Obama shift on gay marriage unleashes Hollywood's star power (+video)
Just as Obama is heading to Hollywood for what promises to be a blockbuster fundraiser, his shift on gay marriage is getting rave reviews in the entertainment world.
Studio City, Calif.
President Obama made history when he became the first sitting US president to announce support for gay marriage on Wednesday.Skip to next paragraph
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His campaign hopes to make history again on Thursday when the candidate for reelection heads to Hollywood for what could be the single most lucrative presidential campaign fundraiser yet. Unofficial estimates of the evening’s haul are running at $15 million.
The neatly-timed announcement on gay marriage, political pundits and gay rights activists say, has given the Obama candidacy fresh steam in the entertainment world as he heads toward a face-off with presumptive Republican nominee Mitt Romney.
“Hollywood has many faces,” says Sherry Bebitch Jeffe, a political scientist at the University of Southern California. “So you cannot necessarily make a blanket statement.” Nonetheless, she says, there were many in various segments of Hollywood – from the business executives to the middle-class union workers – who felt that Obama had not made good on campaign promises. “This announcement gives fresh energy to Obama’s appeal across many sectors inside Hollywood,” she says.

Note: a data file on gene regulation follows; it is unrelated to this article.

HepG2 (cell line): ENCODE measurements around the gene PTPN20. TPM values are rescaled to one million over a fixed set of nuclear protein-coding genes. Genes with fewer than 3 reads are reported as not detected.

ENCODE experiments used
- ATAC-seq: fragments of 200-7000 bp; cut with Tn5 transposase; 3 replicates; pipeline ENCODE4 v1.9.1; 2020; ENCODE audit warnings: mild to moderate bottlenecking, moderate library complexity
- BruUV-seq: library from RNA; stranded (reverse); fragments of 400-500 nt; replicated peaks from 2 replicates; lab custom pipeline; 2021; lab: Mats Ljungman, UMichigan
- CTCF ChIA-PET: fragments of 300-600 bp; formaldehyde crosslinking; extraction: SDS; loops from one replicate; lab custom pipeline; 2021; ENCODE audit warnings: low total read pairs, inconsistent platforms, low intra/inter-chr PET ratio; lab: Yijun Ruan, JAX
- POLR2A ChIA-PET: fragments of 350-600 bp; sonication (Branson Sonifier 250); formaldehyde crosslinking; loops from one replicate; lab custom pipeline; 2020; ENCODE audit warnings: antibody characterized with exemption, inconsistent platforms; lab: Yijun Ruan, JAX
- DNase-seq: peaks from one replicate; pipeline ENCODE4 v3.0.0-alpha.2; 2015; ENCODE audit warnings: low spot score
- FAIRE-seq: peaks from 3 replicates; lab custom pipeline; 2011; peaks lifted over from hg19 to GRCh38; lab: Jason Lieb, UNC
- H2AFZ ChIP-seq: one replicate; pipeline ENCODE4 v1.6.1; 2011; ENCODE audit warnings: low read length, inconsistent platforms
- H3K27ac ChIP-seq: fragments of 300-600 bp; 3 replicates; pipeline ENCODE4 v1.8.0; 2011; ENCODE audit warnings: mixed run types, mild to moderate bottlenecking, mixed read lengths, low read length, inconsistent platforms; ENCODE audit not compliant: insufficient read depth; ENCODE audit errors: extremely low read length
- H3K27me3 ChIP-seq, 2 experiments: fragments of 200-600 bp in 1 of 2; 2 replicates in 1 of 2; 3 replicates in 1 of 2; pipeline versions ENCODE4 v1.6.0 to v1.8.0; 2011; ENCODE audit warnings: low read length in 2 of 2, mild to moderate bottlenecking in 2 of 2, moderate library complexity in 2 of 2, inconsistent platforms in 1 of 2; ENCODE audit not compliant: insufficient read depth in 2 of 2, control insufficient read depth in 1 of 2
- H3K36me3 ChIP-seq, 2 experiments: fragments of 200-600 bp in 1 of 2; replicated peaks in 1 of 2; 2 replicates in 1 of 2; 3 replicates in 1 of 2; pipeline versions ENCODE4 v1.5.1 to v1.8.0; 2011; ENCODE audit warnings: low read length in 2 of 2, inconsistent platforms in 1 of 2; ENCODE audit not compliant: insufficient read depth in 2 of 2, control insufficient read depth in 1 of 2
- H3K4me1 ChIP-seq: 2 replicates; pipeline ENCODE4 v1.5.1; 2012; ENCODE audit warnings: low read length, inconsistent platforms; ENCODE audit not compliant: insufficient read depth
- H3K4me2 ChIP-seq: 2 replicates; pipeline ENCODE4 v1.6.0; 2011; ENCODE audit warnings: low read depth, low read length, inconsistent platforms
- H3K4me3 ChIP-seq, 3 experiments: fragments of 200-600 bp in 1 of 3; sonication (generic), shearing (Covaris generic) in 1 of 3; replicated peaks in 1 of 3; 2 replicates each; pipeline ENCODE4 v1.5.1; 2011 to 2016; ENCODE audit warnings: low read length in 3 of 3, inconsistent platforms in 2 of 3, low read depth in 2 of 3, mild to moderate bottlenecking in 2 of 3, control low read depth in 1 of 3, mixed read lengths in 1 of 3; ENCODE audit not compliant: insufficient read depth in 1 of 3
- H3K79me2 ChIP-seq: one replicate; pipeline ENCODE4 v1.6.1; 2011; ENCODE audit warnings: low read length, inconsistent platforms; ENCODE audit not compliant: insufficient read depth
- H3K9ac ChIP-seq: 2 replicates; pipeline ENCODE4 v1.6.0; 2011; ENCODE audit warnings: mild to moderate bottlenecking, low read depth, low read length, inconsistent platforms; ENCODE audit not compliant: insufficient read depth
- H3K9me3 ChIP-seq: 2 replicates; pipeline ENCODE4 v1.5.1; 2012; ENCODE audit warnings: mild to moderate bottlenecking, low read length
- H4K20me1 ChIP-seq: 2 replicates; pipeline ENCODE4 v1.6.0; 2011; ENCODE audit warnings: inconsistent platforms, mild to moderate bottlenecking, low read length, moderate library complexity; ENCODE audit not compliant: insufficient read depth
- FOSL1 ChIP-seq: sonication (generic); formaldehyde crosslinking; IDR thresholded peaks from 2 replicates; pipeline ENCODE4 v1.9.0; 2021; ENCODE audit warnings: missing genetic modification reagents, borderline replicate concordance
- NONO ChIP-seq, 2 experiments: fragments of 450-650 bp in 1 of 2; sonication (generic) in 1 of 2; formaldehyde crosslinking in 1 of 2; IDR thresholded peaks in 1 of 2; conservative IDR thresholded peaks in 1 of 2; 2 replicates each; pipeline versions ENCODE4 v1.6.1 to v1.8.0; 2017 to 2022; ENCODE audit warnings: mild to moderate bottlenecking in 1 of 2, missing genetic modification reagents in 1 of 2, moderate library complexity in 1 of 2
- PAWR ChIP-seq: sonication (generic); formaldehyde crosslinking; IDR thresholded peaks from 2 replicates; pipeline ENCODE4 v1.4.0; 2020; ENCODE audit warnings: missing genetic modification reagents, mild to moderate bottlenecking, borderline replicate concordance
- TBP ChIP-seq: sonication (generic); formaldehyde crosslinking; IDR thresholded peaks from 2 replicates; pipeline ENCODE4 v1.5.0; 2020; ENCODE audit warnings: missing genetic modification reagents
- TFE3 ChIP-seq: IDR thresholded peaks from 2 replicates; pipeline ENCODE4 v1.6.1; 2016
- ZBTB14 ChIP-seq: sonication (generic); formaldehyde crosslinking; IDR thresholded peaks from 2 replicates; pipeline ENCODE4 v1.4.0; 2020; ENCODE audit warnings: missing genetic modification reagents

The payoff has begun immediately, with iconic TV producer Norman Lear announcing that after withholding support for Obama’s reelection, he and his wife will pony up $40,000 each for the night’s festivities.
Openly gay Latino superstar Ricky Martin announced Wednesday that he will host a fundraiser on May 14 in New York, saying in a statement quoted on the Broadway world site, "I believe Barack Obama has shown a deep conviction to help those most in need, even if their voices are not always the ones heard the loudest in Washington.”
He went on to say that Obama “has also been an exceptionally strong advocate for the Latino and LGBT communities, leading us to precedent-setting milestones such as the appointment of the first Hispanic Supreme Court Justice. … I believe the president has put the United States back on the right path and has earned the opportunity to finish the critical work that he has started."
While it is easy to scoff at celebrities-as-politicos, it’s important not to underestimate their reach, says Rich Ferraro, a spokesman for the gay rights advocacy group, GLAAD. “They are influencers of the larger culture,” he says, “and when popular entertainers support an issue or a candidate, their exposure matters.”